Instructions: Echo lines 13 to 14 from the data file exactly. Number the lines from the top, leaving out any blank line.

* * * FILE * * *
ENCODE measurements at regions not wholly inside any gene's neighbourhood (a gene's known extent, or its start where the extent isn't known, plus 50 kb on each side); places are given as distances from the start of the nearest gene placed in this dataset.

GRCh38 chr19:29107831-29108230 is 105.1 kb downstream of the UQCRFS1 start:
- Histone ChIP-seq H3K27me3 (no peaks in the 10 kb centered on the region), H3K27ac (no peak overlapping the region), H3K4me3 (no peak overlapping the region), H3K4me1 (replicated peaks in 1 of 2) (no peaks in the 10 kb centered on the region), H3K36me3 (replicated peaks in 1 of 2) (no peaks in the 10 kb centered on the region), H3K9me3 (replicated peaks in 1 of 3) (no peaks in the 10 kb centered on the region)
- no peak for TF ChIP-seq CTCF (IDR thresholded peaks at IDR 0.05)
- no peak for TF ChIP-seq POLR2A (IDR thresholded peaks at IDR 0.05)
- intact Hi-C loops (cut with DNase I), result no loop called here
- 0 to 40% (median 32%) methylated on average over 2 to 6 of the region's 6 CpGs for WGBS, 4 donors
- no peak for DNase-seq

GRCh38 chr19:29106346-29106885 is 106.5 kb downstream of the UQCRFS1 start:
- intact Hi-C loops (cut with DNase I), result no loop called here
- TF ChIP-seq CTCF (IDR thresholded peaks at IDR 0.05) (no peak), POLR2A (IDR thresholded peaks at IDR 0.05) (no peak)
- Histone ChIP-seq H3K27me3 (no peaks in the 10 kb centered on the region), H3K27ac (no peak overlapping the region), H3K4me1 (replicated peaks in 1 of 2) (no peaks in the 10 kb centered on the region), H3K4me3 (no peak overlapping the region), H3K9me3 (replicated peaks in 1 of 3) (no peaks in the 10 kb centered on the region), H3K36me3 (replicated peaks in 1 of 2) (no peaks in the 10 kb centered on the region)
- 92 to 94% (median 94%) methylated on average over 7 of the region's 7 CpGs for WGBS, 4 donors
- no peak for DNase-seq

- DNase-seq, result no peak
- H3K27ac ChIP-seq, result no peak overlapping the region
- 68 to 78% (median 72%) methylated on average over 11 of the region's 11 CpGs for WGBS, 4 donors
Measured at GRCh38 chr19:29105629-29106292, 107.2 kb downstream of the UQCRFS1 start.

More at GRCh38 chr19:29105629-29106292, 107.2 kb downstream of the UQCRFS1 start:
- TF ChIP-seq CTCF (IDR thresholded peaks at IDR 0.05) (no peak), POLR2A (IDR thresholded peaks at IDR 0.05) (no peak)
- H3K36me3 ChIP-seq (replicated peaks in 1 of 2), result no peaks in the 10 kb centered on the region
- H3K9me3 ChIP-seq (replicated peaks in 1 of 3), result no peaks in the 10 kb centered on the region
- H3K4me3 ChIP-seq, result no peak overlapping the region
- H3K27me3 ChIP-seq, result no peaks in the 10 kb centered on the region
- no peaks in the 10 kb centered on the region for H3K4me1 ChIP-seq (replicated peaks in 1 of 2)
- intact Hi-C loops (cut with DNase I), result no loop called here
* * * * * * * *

- 92 to 94% (median 94%) methylated on average over 7 of the region's 7 CpGs for WGBS, 4 donors
- no peak for DNase-seq